This is a list of general safety considerations if you or someone you know is being harmed.

Every situation is different. Trust your instincts. If something on this list seems like it could cause danger for you, don’t do it. Remember you can call our 24-hour crisis line at 800.544.2022 anytime, any day. Our advocates are available to support you. Together, we can tailor a safety plan to meet your specific needs.

Are you in immediate danger?
  • If you are in immediate danger, call 911.
  • Flee to the home of a trusted friend, relative, neighbor if possible.
  • If you’re in Lexington, board any Lextran bus and say these words: “I need a ride to safety.”
How can I hide my search history online?
  • Use caution if you share a computer or mobile phone with the abuser.
  • It’s common for an abuser to monitor the websites you visit and the calls you make.
  • Remember it’s impossible to completely clear your browser history.
  • Consider using a computer or phone of a trusted friend.
What are my options when the abuse gets worse?
  • Tell a trusted friend or family member. Abuse thrives in silence and isolation. Telling someone about your situation may be difficult, but taking positive action to end the abuse is easier with support.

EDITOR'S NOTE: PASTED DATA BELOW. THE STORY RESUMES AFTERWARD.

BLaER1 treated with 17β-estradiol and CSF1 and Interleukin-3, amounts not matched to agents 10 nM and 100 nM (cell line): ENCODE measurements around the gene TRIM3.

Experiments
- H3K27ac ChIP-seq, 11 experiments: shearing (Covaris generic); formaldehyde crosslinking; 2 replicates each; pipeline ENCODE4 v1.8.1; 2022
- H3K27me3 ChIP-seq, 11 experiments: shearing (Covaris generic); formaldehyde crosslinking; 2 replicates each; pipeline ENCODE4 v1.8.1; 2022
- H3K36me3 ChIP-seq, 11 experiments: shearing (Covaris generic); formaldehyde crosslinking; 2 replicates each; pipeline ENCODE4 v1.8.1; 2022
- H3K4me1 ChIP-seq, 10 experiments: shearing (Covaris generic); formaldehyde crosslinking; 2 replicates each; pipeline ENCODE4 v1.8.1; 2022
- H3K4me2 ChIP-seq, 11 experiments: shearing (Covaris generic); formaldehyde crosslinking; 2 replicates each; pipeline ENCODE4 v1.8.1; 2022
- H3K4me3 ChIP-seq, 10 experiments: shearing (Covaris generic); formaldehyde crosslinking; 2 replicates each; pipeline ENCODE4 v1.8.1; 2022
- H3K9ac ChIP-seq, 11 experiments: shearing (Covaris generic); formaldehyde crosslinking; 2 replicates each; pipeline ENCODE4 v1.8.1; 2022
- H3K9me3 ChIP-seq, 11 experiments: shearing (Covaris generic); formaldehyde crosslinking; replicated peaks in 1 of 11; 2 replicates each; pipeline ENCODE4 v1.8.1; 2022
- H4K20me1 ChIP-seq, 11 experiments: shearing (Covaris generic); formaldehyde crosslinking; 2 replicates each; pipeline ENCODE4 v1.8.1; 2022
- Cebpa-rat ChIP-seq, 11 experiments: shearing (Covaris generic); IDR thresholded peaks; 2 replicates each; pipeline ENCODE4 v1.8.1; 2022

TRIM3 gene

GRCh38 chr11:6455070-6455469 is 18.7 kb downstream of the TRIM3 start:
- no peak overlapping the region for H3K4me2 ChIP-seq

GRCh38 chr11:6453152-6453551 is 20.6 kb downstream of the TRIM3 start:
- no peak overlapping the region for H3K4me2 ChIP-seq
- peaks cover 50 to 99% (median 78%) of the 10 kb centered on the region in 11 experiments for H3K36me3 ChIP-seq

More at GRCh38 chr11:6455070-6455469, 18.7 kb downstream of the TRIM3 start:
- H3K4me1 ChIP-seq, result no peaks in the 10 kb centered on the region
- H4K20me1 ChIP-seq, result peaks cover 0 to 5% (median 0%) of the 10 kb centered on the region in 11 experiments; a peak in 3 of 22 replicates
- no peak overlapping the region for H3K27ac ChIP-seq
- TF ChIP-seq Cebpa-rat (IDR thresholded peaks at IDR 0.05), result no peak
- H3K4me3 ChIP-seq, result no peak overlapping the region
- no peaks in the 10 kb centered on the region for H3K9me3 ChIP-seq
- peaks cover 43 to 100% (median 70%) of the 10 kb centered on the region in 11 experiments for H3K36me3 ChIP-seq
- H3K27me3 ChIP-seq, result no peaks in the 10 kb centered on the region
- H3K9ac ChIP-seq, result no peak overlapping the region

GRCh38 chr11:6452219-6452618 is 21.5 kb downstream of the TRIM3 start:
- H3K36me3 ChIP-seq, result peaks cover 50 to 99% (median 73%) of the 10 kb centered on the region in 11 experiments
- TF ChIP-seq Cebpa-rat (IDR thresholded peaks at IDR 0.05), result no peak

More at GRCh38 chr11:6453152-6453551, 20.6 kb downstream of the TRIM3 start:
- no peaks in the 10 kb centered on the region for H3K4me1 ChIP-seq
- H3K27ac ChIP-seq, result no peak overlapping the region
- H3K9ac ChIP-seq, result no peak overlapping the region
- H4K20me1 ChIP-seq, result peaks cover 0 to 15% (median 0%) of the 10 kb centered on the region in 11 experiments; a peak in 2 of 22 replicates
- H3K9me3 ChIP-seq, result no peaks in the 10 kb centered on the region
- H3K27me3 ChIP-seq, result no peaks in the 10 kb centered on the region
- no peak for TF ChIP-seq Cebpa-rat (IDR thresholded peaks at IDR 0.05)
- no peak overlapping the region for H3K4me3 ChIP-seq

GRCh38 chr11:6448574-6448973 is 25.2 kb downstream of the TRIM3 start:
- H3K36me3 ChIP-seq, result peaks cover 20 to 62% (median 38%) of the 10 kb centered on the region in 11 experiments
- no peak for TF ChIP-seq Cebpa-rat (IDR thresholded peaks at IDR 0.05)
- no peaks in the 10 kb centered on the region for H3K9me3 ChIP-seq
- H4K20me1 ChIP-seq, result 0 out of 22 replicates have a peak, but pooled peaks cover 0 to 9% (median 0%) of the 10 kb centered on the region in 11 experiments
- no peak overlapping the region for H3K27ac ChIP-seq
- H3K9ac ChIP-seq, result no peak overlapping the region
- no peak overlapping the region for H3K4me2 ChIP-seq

• If you have children, discuss an age-appropriate safety plan for when you are not with them. If they’re old enough, practice making play calls to 911 on toy phones.
  • If your children attend school, consider speaking with administrators to alert them to safety concerns. Decide and plan where you will go if you need to flee quickly.
  • If you have a protective order, keep a copy of the document with you at all times. Make a copy for a trusted friend or family member to keep for you.
  • If you don’t have a protective order, consider filing for one. We can help you with this process. Even though a protective order is not a guarantee of safety, serious consequences for the abuser can result in greater safety for you.
What should I do when preparing to escape?
  • Decide and plan where you will go if you need to flee quickly.
  • Practice how to get out of your home safely.
  • Open a savings account in your own name.
  • Ask a trusted friend or family member if you can use their address for mailings.
  • Prepare a bag with copies of important documents, extra medicine, clothing, and some money. Leave this bag with someone you trust.
  • Decide if you will inform your employer and colleagues at work about your abuser. If possible, provide them with a photograph of this person, and consider having someone escort you to your car or wait with you at the bus stop after work.


Call our 24-hour Hotline to be connected with an advocate.